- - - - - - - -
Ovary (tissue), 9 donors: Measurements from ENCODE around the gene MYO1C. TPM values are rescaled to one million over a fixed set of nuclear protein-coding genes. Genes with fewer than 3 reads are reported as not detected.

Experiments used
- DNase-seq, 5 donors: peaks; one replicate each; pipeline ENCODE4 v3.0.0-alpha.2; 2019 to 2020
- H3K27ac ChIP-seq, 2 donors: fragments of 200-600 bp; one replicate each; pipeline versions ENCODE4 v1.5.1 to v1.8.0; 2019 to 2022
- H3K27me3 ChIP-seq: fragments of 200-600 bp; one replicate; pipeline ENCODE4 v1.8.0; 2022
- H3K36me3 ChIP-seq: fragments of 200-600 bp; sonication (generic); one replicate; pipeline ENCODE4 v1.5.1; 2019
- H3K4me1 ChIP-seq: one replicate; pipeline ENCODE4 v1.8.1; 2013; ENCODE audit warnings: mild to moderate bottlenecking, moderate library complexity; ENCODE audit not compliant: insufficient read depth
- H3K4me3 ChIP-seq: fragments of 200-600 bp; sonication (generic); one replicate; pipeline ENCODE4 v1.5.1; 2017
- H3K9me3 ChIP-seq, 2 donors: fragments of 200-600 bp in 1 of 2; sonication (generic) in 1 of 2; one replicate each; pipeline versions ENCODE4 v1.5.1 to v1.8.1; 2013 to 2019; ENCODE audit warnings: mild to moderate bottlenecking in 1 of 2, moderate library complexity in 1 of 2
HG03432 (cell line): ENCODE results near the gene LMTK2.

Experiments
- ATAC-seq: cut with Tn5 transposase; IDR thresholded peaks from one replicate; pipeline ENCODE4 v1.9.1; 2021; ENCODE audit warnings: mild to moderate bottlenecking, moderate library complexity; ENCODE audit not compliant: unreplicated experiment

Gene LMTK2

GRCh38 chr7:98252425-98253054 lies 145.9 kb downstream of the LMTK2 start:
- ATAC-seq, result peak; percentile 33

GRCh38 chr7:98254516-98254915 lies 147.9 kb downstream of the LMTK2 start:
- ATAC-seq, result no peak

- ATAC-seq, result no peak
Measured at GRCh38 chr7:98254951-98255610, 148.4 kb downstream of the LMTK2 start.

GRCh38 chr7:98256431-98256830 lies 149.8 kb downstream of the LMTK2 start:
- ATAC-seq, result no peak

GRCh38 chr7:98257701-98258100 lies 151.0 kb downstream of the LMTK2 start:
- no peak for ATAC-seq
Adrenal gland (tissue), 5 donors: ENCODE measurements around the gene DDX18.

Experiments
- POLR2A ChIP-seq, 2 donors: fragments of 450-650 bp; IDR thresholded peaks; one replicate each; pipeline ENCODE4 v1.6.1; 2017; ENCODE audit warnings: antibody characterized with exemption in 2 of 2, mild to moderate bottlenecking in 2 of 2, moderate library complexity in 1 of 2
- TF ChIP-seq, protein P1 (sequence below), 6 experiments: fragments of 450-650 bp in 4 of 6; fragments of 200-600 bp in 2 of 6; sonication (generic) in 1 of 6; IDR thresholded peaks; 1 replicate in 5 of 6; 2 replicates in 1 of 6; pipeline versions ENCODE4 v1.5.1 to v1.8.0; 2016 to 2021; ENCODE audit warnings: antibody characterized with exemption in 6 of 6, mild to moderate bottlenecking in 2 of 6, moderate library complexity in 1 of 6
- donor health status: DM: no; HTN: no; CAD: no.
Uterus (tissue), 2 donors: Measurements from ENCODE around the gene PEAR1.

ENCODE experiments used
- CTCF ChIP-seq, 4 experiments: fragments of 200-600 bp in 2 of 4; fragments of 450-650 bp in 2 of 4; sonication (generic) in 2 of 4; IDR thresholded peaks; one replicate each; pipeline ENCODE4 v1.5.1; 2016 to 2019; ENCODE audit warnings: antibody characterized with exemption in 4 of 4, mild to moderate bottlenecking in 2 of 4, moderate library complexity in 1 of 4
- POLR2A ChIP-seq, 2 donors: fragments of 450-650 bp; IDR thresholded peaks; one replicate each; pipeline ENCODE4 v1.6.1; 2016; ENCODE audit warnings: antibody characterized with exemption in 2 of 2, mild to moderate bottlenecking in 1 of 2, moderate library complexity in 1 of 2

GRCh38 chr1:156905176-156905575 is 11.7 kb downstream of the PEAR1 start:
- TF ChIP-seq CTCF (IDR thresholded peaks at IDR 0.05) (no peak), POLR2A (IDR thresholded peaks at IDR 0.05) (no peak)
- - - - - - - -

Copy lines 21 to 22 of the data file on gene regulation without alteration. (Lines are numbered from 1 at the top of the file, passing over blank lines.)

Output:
- ATAC-seq, result no peak

GRCh38 chr7:98257701-98258100 lies 151.0 kb downstream of the LMTK2 start: